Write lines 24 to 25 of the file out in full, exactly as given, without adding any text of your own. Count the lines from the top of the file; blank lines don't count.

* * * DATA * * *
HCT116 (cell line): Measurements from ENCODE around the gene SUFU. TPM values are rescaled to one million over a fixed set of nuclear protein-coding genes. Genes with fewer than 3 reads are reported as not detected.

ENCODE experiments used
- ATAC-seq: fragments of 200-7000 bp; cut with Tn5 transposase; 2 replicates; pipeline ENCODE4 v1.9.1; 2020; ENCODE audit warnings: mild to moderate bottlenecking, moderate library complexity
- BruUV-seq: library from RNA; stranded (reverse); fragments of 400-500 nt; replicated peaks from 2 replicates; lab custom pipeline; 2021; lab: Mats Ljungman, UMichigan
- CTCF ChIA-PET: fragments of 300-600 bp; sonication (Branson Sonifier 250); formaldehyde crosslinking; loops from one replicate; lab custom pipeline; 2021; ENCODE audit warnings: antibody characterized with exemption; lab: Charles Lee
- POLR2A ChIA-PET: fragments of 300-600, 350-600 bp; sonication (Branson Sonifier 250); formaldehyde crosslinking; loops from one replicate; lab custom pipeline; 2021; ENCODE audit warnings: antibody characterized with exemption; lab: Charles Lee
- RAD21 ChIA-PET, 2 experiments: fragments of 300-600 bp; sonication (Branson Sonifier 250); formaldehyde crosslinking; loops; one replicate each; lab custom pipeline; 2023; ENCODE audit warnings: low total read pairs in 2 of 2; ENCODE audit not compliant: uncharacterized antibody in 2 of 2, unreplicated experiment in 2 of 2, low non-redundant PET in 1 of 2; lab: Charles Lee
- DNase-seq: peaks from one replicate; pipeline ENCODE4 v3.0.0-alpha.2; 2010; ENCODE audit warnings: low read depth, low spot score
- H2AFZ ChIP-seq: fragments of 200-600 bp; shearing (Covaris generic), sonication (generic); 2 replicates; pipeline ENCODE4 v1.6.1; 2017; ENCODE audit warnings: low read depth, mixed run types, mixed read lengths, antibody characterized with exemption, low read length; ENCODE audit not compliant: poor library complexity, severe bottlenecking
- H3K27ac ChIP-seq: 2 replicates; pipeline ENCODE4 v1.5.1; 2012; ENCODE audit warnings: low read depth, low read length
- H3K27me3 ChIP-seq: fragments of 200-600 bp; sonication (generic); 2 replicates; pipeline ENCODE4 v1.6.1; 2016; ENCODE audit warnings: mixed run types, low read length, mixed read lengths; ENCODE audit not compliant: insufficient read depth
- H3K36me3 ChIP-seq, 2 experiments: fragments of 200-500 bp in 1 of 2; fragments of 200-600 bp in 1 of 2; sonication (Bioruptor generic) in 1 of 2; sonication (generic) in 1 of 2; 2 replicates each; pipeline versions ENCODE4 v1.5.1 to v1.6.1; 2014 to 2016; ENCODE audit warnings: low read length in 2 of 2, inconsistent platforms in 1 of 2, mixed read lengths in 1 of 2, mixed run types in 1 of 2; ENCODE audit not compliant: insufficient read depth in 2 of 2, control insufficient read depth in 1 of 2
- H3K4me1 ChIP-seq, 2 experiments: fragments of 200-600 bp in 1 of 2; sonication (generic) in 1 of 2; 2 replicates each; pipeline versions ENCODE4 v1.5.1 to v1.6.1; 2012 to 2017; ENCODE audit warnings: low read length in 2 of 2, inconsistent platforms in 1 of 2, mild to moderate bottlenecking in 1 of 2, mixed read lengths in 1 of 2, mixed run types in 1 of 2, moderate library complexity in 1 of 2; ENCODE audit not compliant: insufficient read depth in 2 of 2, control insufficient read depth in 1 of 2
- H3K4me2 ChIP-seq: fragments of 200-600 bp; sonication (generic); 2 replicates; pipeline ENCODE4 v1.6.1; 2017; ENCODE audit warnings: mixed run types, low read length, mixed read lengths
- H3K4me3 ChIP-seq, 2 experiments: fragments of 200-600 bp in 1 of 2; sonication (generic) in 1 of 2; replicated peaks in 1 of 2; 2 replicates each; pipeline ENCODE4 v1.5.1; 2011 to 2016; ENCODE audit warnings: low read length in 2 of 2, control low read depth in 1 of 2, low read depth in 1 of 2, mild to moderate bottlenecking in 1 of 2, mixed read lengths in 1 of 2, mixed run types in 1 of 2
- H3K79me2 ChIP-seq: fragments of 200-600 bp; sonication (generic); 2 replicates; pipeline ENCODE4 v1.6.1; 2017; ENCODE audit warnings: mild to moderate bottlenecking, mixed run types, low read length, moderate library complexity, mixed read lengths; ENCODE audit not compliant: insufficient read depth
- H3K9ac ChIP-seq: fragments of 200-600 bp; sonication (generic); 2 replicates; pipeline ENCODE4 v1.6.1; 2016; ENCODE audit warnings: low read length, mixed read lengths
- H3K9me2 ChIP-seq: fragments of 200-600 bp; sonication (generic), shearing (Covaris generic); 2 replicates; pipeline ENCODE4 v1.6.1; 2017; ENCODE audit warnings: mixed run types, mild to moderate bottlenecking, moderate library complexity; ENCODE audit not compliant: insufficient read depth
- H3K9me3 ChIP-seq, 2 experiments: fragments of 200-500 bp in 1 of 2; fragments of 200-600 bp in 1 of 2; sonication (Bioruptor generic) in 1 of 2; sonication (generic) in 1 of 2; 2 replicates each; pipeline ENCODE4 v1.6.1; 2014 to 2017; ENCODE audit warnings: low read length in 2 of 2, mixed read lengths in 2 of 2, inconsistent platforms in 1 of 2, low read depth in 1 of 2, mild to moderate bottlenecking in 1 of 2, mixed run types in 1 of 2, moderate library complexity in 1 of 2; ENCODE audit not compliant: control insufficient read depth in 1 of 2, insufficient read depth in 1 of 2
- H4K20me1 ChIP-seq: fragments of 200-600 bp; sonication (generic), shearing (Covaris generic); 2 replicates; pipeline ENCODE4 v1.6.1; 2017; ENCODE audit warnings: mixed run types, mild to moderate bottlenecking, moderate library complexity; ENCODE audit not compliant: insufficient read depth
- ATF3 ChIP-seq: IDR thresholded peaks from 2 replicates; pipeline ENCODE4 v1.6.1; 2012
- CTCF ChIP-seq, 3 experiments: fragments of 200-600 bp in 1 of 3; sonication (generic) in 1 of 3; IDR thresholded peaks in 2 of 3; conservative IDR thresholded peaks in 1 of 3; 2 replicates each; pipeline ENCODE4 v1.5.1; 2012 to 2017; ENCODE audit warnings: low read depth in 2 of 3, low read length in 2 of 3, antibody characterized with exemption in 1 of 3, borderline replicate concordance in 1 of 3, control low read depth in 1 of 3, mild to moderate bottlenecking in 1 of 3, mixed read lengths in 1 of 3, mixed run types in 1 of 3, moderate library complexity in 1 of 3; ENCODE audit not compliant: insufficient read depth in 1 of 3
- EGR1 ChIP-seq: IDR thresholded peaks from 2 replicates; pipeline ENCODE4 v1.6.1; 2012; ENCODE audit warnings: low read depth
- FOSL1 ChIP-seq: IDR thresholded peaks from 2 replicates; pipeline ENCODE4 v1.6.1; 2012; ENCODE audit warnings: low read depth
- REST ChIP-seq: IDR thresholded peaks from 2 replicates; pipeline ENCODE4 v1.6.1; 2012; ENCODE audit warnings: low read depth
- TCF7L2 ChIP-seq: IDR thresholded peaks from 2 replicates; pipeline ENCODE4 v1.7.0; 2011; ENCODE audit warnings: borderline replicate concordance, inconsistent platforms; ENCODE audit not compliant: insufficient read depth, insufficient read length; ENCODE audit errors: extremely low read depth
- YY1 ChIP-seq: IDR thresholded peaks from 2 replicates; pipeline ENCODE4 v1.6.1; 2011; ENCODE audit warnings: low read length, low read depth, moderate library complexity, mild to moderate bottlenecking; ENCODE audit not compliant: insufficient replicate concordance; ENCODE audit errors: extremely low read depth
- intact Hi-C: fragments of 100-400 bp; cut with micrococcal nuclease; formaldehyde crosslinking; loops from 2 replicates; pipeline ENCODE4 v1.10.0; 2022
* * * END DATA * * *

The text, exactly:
- FOSL1 ChIP-seq: IDR thresholded peaks from 2 replicates; pipeline ENCODE4 v1.6.1; 2012; ENCODE audit warnings: low read depth
- REST ChIP-seq: IDR thresholded peaks from 2 replicates; pipeline ENCODE4 v1.6.1; 2012; ENCODE audit warnings: low read depth